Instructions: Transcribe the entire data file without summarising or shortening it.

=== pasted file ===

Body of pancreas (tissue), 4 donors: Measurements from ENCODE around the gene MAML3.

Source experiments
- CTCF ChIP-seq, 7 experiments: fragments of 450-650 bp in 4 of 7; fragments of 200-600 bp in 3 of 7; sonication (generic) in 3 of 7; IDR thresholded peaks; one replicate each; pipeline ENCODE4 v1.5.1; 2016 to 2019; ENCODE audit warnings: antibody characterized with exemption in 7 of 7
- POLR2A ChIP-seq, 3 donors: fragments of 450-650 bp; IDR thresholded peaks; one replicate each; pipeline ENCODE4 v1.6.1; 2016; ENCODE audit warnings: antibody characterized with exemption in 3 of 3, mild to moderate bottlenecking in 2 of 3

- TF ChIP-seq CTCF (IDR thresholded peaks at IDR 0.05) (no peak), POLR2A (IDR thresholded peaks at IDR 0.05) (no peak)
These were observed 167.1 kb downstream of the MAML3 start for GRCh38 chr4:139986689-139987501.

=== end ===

Body of pancreas (tissue), 4 donors: Measurements from ENCODE around the gene MAML3.

Source experiments
- CTCF ChIP-seq, 7 experiments: fragments of 450-650 bp in 4 of 7; fragments of 200-600 bp in 3 of 7; sonication (generic) in 3 of 7; IDR thresholded peaks; one replicate each; pipeline ENCODE4 v1.5.1; 2016 to 2019; ENCODE audit warnings: antibody characterized with exemption in 7 of 7
- POLR2A ChIP-seq, 3 donors: fragments of 450-650 bp; IDR thresholded peaks; one replicate each; pipeline ENCODE4 v1.6.1; 2016; ENCODE audit warnings: antibody characterized with exemption in 3 of 3, mild to moderate bottlenecking in 2 of 3

- TF ChIP-seq CTCF (IDR thresholded peaks at IDR 0.05) (no peak), POLR2A (IDR thresholded peaks at IDR 0.05) (no peak)
These were observed 167.1 kb downstream of the MAML3 start for GRCh38 chr4:139986689-139987501.